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Psychedelic Treatment: A Modern Approach to Mental Health

Psychedelic Treatment

Psilocybin, a mushroom-like drug has been approved by the Food and Drug Administration (FDA) for the treatment of depression and anxiety.

In recent years, psychedelic treatment has been approved to be a “breakthrough therapy” for treating depression. For this reason, the Food and Drug Administration (FDA) and Drug Enforcement Administration classified ‘psilocybin’ as an effective drug to be used in psychedelic treatment in approaching mental illness and mental health conditions.

Use of Psilocybin in Psychedelic Therapy

Psilocybin, as defined by Johns Hopkins University – is a substance that has been referred to as a magic mushroom – coming from a specific type of fungi. The drug helps people recover from mental health symptoms such as depression. When used in psychedelic treatment, it can induce mind-altering states – impacting thought, sensory, and perception, for one’s own advantage.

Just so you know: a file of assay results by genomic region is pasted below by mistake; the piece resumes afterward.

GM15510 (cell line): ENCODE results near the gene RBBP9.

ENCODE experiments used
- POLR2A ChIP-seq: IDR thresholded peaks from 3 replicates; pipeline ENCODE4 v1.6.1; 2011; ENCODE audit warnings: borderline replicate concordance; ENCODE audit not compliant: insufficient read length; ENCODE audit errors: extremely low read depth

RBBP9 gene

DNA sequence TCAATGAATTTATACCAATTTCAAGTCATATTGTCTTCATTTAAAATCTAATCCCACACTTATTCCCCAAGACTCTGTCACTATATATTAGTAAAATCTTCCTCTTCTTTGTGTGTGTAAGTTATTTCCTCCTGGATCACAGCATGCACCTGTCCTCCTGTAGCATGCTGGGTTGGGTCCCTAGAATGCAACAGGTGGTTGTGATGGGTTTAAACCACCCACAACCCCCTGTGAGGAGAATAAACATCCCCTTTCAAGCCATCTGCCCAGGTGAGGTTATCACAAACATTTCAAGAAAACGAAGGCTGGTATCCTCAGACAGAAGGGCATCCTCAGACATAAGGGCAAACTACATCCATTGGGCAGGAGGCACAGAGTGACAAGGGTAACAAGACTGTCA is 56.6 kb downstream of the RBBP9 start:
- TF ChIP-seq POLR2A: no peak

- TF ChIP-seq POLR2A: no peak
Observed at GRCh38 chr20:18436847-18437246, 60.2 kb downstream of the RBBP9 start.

Delivery of the Drug

The psilocybin-assisted psychedelic treatment is given alongside traditional talk therapy in treating depression, anxiety, PTSD, suicidality, and other mental health concerns. When delivered – it engages with the mind’s power to heal itself, while posing a low risk of addiction and toxicity.

The drug captures patients’ bodily orientation, sensory perception, and emotional processing, further tapping into the patient’s ‘inner-healing intelligence.’ For this reason – patients are claiming that psychedelic treatment has served them with dramatic results within just a few seconds.

The Future of Psychedelic Therapy

Experts are hopeful that psychedelic therapy is on the upswing. As Nicholson, the CEO of Ketamine Wellness Centers, states, “For those patients who couldn’t find relief from already their existing medications, they can now seek alternatives.”

However, since the approach is still emerging, time must be taken to educate the patients on the stigma of psilocybin-assisted psychedelic treatment while improving its accessibility.

We believe that the future of psychedelic therapy will involve new molecules – further optimizing their impact on desirable mental and behavioral health outcomes,” suggests Tim Schlidt, a partner in the psychedelic health care investment fund.



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